Austria’s far right cries foul after presidential election defeat.
Even before it emerged that the Freedom party (FPÖ) candidate, Norbert Hofer,had lost out on the presidency due to a strong performance in the postal vote by his rival, Alexander Van der Bellen, the party’s secretary, Herbert Kickl, had said that absentee votes had in the past shown up “inconsistencies”.
“Accomplices of the current political system could potentially use the opportunity to adjust the result in favour of the system’s representative, Alexander Van der Bellen,” Kickl said.
On his Facebook page, the party leader, Heinz-Christian Strache, seized on irregularities in Linz and Waidhofen, where the final result announced a voter turnout of 146.9%. The interior ministry said the figure was the result of a data entry error.
Hofer, whose election would have confronted the European Union with a far-right president for the first time, said on Sunday night that there was “something a little bit strange in the way the postal vote is counted”.
The Freedom party, whose 49.7% in the final result represents a huge shift in Austria’s political landscape, will now set its sight on the next general election, which must be held before September 2018.
A poll by ATV institute published over the weekend shows the FPÖ leading on 34%, ahead of the centre-left Social Democrats (SPÖ) on 26%, the centre-right People’s party on 18% and the Greens on 13%.
Archive for the ‘Anti-Fascism’ Category
Thatcherite Gillingham is Top Author on Verso ‘internationalist’ reading list on EU.
Verso books, the publishing wing of New Left Review, has”put together an essential reading list of books that critically engage with the debate from a perspective of internationalism.”
At the top of the pile of books is this:
The EU: An Obituary — John Gillingham
In this pithy, rigorously argued book, leading historian John Gillingham examines a once great notion that soured long ago. From its postwar origins through the Single Market and to the troubles of the present, Gillingham explains how Europe’s would-be government became a force for anti-democratic centralization and inept policy-making. The EU: An Obituary is an urgent call to the political Left, Right, and Center (sic) to set things right before it is too late.
The Guardian review of the book by Christopher Kissane is headed
The Thatcherite historian argues that the EU is defunct, a relic of the postwar decades. But would an unfettered Europe be a better place?
Euroscepticism creates some strange bedfellows. Many rightwing nationalists view the EU as a Trojan horse of unstoppable multiculturalism. Some on the left see its focus on the single market as institutionalised “neoliberalism” and austerity. And some “neoliberals” such as Gillingham see it as a relic of the postwar decades that binds free markets in red tape. Gillingham is not a typical author for the radical-left publishing house Verso – presumably at least one commissioning editor there has Eurosceptic leanings. From all sorts of angles, the EU seems to be the sick man of Europe.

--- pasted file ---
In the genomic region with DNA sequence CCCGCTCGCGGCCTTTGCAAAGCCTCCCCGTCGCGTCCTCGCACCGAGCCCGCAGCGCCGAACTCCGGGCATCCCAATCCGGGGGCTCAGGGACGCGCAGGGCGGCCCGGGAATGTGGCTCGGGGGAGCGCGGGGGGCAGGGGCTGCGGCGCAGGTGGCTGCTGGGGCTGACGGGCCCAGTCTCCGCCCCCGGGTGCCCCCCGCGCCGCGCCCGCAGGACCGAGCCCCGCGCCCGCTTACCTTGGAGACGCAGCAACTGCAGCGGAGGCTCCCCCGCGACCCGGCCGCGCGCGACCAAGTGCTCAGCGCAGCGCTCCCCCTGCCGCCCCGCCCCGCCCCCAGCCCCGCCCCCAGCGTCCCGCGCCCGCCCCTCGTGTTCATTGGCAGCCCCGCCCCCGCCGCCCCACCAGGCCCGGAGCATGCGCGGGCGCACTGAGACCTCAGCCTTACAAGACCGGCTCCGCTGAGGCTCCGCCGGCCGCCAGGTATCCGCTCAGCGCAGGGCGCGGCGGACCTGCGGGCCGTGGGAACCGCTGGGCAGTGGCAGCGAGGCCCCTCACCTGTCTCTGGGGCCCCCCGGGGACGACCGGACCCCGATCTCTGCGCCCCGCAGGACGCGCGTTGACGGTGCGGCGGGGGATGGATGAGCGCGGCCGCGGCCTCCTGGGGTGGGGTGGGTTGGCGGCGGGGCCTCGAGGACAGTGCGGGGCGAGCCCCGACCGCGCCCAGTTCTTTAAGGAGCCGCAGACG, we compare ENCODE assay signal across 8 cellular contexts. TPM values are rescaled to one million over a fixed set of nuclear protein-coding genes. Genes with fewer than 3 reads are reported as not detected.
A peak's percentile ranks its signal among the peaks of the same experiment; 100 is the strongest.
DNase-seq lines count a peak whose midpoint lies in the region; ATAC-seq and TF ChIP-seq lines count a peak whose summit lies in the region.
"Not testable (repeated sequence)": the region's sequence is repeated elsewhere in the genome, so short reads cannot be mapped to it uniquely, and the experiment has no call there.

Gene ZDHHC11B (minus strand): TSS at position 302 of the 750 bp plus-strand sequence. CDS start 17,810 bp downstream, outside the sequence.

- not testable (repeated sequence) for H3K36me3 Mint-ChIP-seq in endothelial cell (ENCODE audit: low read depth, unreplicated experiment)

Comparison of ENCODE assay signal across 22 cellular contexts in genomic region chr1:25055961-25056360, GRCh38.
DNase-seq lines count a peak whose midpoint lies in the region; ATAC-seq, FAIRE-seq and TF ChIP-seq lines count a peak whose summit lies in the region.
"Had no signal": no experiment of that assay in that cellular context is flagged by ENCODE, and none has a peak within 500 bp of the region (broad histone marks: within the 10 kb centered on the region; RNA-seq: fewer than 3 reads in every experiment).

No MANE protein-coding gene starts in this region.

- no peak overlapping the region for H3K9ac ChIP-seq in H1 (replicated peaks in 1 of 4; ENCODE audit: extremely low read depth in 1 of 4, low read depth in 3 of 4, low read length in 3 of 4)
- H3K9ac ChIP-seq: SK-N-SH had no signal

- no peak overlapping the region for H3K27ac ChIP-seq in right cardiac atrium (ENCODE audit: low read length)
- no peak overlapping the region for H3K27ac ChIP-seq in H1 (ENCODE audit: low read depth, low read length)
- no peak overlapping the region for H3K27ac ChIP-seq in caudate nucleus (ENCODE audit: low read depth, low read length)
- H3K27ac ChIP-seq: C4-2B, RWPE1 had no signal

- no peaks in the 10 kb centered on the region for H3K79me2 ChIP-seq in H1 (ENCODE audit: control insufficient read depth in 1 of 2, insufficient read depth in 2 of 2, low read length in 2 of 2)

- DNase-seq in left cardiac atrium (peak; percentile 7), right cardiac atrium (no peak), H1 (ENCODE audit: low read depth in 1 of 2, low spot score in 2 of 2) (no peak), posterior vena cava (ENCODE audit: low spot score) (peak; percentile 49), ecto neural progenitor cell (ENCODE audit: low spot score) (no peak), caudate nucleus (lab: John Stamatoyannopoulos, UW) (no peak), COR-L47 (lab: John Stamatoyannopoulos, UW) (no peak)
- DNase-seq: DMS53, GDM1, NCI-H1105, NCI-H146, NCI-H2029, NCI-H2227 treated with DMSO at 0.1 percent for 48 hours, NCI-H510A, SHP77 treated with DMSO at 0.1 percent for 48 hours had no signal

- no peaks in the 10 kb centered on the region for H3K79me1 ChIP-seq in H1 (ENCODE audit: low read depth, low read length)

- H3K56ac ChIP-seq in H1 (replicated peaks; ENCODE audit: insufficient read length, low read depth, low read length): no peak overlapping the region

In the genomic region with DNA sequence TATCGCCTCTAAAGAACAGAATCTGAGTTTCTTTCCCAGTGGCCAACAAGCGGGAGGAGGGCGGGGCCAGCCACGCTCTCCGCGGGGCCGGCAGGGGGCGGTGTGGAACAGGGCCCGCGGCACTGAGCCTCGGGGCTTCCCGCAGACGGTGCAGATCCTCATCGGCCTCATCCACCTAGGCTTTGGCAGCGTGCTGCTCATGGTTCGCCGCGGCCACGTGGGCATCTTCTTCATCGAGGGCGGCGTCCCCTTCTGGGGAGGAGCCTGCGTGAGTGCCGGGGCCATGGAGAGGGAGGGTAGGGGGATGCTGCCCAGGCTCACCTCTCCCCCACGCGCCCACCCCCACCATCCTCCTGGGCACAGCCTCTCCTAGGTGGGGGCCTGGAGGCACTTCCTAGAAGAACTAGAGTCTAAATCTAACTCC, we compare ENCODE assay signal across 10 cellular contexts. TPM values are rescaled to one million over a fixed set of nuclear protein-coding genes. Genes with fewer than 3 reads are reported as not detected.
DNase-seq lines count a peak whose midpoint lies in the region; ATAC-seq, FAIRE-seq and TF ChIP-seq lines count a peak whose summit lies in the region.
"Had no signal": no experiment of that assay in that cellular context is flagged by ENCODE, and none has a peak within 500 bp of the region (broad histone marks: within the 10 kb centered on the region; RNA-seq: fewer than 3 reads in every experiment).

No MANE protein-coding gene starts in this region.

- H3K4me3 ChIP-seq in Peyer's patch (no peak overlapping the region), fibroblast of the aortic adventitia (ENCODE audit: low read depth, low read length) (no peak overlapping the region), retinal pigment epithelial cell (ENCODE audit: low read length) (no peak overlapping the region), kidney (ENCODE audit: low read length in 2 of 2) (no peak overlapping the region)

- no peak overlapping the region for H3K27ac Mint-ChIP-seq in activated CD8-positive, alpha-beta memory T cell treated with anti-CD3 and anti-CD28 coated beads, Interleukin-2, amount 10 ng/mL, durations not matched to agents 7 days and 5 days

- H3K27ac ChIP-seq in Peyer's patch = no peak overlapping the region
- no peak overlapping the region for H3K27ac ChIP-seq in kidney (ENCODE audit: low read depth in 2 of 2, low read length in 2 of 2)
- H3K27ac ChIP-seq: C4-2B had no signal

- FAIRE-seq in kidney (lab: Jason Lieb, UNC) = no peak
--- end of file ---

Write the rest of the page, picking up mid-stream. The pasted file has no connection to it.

This is Gillingham’s prognostic,
Only a fool would venture to predict how the official institutions of Europe will become unglued, unravel, fall apart, or simply evaporate into thin air. The list of possible scenarios is innumerable. A reasonable guess would be, however, that Brexit will trigger the process of decomposition and reconfiguration. If past events can serve as a guide to the British referendum planned for 23 June, the tide will shift in favour of the anti-EU cause.
Only a fool…..
Recent polls have swung decisively in favour of the Leave campaign. Behind this shift in sentiment is a reality of awesome significance: Cameron’s promise of a better deal for Britain has little meaning in respect to an EU in disarray, which is untrustworthy, falling behind economically, and unable or unwilling to deliver on its commitments. At the rock-bottom level, moreover, a sovereign national political system, like Britain’s, based on the supremacy of parliament, is incompatible with the existence of a supranational entity, whose leadership remains – in spite of everything – unwavering in its determination to create a European state.
“Gillingham is University of Missouri Board of Curators Professor at University of Missouri and was Professor of History there until 2007. He has authored books on European integration, heavy industry in the Third Reich and the economy of Belgium under Nazi occupation. Gillingham is listed in Marquess’s Who’s Who in America and has received numerous awards and recognitions.”
Meanwhile back on the left, away from Verso and the (formerly) ‘New Left’ Review.